Forter has also recently seen fraudsters increasingly taking steps to hide the fact that the products they order online are being shipped to an address different from the account owner’s. In some cases, the perpetrator of an ATO will use their own shipping address but manipulate it slightly to avoid arousing suspicion. In other cases, the fraudster will leave the victim’s mailing address as is and instead directly contact the shipping company to reroute the package to a different address of the perpetrator’s choosing.

5. Attacks are expanding beyond the credit card.

For fraudsters carrying out ATO attacks, the problem with using a credit card attached to the compromised account is that the account owner can discover and report the fraud relatively quickly and easily. In light of this risk, many cybercriminals look for alternative ways to monetize their activities.

Specifically, we are seeing many instances of paid accounts such as those on Netflix and Spotify for sale on the dark web – accounts that have intrinsic value, allowing fraudsters to monetize an attack without needing to make a purchase via credit card. We are also seeing a dramatic increase in the fraudulent use of loyalty club points, such as airline miles – an alarming trend, given that loyalty clubs are specifically designed for companies’ most valuable customers.

Managing the ATO Threat

Although the risk posed by account takeovers is expensive and growing, taking the right precautions can help protect both businesses and individuals.

For individuals, this is largely a matter of following general best practices for cybersecurity, including picking different credentials for accounts on different platforms. But we know that many individuals do in fact use the same credentials on multiple platforms. As a result, given that the dark web enables fraudsters to buy massive numbers of stolen credentials, even platforms that have not themselves fallen victim to a data breach can ultimately suffer from ATO attacks due to credential stuffing.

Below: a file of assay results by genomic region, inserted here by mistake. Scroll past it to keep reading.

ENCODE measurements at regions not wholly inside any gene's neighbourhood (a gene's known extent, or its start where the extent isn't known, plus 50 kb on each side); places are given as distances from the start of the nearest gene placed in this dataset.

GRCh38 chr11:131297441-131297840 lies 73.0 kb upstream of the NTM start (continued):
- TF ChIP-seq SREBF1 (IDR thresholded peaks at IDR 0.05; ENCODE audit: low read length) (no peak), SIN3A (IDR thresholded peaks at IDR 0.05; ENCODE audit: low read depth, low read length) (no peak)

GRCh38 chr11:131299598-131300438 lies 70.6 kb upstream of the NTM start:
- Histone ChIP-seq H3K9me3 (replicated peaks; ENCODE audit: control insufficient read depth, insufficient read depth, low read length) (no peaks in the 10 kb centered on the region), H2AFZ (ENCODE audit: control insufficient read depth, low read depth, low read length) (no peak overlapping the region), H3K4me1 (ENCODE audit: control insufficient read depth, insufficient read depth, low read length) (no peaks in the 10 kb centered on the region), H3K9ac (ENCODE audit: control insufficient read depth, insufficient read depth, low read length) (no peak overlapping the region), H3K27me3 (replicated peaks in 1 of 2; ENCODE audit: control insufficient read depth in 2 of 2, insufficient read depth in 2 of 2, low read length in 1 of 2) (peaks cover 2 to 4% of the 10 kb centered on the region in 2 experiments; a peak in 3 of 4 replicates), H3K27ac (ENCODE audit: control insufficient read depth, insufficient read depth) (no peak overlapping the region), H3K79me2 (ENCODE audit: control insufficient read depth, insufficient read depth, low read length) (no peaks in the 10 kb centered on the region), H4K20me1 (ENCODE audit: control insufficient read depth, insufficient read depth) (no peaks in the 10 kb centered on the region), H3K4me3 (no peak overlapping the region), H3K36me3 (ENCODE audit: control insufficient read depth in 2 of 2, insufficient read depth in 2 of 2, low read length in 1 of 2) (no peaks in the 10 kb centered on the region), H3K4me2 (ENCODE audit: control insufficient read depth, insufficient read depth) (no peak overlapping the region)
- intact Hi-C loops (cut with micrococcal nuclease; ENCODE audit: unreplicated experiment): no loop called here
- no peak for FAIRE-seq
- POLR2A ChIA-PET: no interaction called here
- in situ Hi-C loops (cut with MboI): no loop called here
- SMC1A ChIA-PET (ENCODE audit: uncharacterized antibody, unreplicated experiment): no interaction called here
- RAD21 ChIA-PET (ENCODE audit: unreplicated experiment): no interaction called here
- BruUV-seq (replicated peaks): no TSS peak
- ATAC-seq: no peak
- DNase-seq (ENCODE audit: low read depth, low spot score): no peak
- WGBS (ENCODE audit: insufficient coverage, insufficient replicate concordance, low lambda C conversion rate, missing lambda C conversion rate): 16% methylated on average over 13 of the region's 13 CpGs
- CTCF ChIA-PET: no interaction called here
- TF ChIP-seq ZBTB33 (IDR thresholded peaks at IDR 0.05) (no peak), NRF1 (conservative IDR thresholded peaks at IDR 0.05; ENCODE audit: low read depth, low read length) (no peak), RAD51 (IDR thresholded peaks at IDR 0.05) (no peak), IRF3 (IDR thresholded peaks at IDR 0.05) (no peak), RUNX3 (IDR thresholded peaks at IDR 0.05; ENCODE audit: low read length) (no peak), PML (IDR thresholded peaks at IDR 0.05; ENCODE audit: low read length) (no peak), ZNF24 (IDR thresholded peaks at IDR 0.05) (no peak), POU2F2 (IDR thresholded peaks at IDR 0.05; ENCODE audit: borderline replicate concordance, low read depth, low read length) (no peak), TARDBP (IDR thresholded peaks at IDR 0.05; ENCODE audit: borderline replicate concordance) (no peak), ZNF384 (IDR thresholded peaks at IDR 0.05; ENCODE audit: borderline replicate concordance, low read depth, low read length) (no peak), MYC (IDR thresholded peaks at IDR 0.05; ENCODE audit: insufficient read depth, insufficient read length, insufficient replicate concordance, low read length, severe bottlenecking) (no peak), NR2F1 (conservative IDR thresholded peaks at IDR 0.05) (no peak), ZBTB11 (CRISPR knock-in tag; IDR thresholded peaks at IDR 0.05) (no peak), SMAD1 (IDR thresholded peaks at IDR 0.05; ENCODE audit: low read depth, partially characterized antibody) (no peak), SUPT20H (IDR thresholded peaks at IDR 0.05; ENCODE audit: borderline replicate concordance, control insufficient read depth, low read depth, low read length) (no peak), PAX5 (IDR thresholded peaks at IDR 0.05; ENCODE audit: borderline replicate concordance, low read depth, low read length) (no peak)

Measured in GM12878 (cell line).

That makes rapid detection a critical element enabling businesses and financial institutions to stay safe from account takeovers. Given the growing sophistication of both the hackers who steal credentials and the fraudsters who attempt to use them for ATO attacks, managing this threat is largely a matter of using the most advanced and comprehensive digital technology for identifying and preventing fraud attempts.

For a closer look at the trends that Cybersixgill and Forter see in the realm of account takeovers, download our free report, You Are the Product: Combating the Growing Sophistication in the Stolen Credentials Marketplace.